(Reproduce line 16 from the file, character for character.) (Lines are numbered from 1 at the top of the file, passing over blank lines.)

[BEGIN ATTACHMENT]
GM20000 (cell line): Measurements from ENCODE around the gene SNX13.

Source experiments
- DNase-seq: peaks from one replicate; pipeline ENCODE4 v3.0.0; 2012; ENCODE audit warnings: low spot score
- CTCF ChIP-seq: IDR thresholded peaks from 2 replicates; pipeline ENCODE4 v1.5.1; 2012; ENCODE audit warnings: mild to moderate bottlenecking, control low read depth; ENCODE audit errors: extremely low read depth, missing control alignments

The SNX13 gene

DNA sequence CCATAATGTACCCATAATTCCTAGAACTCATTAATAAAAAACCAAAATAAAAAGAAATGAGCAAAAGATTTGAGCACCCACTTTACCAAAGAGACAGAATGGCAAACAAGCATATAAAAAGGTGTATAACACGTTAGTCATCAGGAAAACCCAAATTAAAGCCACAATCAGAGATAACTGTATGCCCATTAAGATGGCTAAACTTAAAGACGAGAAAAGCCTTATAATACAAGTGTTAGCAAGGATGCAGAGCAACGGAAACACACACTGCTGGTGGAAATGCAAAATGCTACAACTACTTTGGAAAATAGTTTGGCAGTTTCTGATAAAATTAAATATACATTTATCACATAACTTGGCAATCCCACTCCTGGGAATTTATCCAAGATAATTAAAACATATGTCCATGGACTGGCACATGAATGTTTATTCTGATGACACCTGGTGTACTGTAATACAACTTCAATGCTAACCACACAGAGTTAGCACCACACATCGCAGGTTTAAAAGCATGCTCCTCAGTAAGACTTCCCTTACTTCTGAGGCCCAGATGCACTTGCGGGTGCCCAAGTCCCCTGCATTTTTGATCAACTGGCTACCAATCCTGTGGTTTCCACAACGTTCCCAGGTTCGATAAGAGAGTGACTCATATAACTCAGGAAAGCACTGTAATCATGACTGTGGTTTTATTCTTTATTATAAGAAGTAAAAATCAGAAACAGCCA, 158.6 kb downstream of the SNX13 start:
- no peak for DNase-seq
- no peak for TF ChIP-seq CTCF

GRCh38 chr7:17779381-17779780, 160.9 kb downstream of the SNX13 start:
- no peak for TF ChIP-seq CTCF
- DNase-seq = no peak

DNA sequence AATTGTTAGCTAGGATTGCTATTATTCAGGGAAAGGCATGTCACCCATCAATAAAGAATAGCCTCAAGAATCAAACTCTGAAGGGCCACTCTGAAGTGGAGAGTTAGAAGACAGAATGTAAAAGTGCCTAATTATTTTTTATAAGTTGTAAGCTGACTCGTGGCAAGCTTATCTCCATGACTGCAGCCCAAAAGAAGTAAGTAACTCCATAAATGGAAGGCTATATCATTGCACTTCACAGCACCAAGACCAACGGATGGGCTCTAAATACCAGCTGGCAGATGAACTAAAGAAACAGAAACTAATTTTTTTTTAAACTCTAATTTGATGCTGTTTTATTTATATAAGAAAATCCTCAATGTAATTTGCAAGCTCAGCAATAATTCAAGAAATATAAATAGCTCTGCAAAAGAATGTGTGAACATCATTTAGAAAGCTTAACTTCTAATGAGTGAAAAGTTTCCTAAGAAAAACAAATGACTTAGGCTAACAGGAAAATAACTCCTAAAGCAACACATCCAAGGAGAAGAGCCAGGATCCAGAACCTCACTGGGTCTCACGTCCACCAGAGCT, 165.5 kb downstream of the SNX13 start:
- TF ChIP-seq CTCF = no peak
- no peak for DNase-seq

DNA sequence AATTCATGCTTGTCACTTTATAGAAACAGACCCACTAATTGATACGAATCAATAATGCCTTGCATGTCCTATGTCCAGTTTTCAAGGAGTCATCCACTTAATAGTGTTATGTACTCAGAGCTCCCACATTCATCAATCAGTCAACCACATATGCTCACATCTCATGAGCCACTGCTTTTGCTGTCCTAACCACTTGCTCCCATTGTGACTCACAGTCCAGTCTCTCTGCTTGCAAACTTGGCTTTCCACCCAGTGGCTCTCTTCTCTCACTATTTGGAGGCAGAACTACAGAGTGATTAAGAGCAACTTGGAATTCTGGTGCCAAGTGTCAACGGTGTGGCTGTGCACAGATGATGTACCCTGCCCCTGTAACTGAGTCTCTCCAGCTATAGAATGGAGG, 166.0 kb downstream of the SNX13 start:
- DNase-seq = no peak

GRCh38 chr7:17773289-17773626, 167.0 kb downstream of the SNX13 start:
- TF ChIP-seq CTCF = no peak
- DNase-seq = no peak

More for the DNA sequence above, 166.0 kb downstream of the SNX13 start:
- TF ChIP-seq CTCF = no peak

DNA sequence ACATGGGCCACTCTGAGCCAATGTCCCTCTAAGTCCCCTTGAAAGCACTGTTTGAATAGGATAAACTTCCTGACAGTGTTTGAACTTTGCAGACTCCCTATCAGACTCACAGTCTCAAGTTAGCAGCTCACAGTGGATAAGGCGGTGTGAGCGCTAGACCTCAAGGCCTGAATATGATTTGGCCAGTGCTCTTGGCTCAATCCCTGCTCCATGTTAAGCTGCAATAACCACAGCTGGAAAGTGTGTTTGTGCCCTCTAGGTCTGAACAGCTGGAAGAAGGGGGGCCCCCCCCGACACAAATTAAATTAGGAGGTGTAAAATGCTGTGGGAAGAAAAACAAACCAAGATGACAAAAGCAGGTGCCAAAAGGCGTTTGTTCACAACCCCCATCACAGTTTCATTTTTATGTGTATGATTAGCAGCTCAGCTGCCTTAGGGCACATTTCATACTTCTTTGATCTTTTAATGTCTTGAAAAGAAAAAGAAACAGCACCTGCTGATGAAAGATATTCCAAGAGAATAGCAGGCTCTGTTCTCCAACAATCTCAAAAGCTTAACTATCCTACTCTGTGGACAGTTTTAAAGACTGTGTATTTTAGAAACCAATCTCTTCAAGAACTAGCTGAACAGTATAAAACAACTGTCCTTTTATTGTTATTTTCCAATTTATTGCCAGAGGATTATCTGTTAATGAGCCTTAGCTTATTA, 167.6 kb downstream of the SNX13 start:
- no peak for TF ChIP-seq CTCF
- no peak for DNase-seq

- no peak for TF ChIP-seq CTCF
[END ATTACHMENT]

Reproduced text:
- DNase-seq = no peak